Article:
President Obama had NO intention of spreading ISIL in Africa or anywhere else. The strikes against Qdaffi were senseless, pointless, ill conceived and not thought out at all. Libya is as much President Obama’s disaster as Iraq may be seen as Bush’es mess – and it is still lingering, except that the Leftists who run our media always gave Obama a free pass.

    • Norm
    • James Wherry

      This ridiculous article looks like it was written by a lifetime member of the John Birch Society or some other Far Right group castigating President Obama.

      1. There is no part of Africa that is part of the United States of America. Folks, those of us who are military isolationists also recognize that we aim to limit our efforts to confront, castigate and verbally assault other nations. Withdrawing from being “Team America: World Police” also means that we are no longer willing to serve as the dictators of the world, either. As SEC of STATE Nominee Tillerson said in his Senate nominating hearing, ‘We have to be less concerned with what goes on in a country, internally, and more concerned with working together, externally.’ That does not mean we have to be silent on human rights, but understand the limitations of our engagement and recognize first off that we do not run other nations (which makes the citizens of other nations angry with us).

      2. The United States spent more money and gave more resources to help defeat the latest outbreak of Ebola – which this article IGNORES. Europeans simply did nothing nearly as detailed and expensive as we did. No surprises and no apologies.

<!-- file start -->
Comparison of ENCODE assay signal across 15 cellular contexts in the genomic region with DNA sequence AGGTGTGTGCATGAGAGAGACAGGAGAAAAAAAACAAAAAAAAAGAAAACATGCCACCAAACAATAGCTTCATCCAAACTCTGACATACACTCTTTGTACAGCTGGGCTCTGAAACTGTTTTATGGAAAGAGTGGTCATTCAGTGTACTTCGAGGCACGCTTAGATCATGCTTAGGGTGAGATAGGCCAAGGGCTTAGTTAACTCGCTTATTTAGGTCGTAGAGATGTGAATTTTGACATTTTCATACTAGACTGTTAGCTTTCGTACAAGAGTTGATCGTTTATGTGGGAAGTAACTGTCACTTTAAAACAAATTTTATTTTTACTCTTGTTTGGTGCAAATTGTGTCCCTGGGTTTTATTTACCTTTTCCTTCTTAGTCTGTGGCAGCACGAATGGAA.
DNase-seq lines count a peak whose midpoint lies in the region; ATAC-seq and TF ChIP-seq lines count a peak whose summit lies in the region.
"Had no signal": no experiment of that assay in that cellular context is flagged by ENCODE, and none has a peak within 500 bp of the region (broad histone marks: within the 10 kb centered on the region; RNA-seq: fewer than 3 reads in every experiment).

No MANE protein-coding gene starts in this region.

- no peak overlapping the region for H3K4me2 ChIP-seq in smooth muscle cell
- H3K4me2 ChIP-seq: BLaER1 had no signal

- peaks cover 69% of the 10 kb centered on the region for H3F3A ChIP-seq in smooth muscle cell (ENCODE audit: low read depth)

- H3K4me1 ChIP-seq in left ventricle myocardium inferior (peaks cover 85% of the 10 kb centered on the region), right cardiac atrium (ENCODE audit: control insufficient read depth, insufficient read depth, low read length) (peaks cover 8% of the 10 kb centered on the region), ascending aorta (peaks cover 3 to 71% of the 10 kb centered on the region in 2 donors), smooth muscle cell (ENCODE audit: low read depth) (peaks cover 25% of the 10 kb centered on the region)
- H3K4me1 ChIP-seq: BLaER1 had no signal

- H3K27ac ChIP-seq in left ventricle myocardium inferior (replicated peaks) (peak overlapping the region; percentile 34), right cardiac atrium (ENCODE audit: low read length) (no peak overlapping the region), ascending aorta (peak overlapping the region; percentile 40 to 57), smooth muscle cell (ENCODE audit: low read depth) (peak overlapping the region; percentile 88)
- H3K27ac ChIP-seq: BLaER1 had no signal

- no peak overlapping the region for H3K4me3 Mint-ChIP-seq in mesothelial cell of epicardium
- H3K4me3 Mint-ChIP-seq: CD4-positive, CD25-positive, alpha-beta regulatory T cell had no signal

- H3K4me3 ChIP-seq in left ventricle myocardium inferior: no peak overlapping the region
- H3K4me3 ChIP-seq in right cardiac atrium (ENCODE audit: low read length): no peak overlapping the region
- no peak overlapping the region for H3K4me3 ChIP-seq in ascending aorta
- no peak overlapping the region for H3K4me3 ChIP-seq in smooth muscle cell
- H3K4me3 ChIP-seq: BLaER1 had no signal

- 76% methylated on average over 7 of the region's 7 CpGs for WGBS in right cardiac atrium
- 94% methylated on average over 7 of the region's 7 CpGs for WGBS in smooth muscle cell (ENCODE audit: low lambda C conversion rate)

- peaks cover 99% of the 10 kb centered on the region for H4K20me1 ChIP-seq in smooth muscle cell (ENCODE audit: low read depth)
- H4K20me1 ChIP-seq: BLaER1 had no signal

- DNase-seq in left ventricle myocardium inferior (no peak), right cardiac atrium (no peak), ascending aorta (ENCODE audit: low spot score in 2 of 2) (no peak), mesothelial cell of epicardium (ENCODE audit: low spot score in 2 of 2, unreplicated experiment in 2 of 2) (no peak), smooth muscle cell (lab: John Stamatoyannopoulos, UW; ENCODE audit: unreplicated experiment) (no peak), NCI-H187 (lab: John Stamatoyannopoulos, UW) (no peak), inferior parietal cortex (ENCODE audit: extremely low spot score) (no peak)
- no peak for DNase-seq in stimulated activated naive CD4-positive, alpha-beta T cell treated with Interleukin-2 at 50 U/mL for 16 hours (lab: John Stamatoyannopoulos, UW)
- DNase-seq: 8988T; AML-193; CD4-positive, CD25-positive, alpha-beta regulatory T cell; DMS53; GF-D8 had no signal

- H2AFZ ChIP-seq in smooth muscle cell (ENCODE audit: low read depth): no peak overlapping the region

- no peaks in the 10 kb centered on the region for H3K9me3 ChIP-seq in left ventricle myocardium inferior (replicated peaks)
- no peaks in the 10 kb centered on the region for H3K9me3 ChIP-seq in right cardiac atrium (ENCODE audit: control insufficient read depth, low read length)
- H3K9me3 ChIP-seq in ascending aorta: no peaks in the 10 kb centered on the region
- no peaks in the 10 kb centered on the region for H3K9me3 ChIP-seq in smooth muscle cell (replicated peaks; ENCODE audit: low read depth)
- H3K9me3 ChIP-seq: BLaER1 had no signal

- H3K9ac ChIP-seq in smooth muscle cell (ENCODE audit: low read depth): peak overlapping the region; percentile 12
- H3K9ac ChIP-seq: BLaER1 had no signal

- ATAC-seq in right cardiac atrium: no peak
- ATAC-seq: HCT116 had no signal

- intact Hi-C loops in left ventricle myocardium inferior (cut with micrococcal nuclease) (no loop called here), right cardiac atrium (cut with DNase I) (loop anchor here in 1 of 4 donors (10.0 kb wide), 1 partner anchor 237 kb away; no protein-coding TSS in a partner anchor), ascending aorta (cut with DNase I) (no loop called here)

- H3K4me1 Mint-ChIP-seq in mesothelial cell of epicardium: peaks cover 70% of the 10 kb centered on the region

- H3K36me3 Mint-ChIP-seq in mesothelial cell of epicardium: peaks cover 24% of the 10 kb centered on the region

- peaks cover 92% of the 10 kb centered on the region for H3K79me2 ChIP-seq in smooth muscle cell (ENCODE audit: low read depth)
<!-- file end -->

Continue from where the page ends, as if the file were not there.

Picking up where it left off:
3. America continues to spend on HIV/AIDS treatment. It should re-prioritize that treatment to focus on those nations which still have high infection rates like Botswana. Congratulations to Uganda for reducing a 25% population infection rate to a 7% infection rate. We helped.

      4. The United States backs AMISOM in its fight against al-Shebaab in Somalia. This is an “African solution to an African problem and avoids America getting into another “Blackhawk Down.” This Shi’ite website whines that we do too much that inadvertently supports Sun’ni jihadists. Would they prefer that we not?

      5. South African leaders through away their opportunity to create a new and vibrant nation with lots of oil and other natural resources. They do so because of the usual “tribal warfare.” It’s bad for business and that means bad for U.S. corporations. In short, we didn’t want it.

      6. This Shi’ite website has no objection with Robert Mugabe continuing to wreck his nation. Blame yourselves.

      7. The fact that Gabon is headed to a transition in power is a good thing, not a bad thing.

      8. Libya IS the U.S. and NATO’s disaster and they should eat it. More to the point, the U.S. under President Trump should try to figure out how to undo this mistake without committing American troops. Egypt, Tunisia and Algeria are the natural solutions. An “African solution to an African problem.”

      • Brodie Kurczynski

        Avoid a “Black Hawk Down” situation? Like try to not rape children?

        • James Wherry

          The book and movie “Blackhawk Down” were not about American Leftists and their rape of children: it was about a disaster brought on our troops by incompetent planning at the highest levels of government.

          • Brodie Kurczynski

            I doubt the “hero” in those embellished stories was a leftist, but he did rape a kid. It would also have went a lot better if the highest levels of government never sent military to Somalia in the first place.

            • James Wherry

              I’ve never heard that allegation. Where’s your proof?

              The attack on Americans was not a response to any se-Yao misconduct of any kind.

              • Brodie Kurczynski

                It definitely happened, Google anything about John Stebbins.

                • James Wherry

                  I googled it. You’re talking about something that happened a decade after Somalia, that did not happen in Somalia and that has nothing to do with Somalia.

                  Sounds like you’re simply seeking to undermine the USA “through other means.” Typical propaganda “strategy.”

                  • Brodie Kurczynski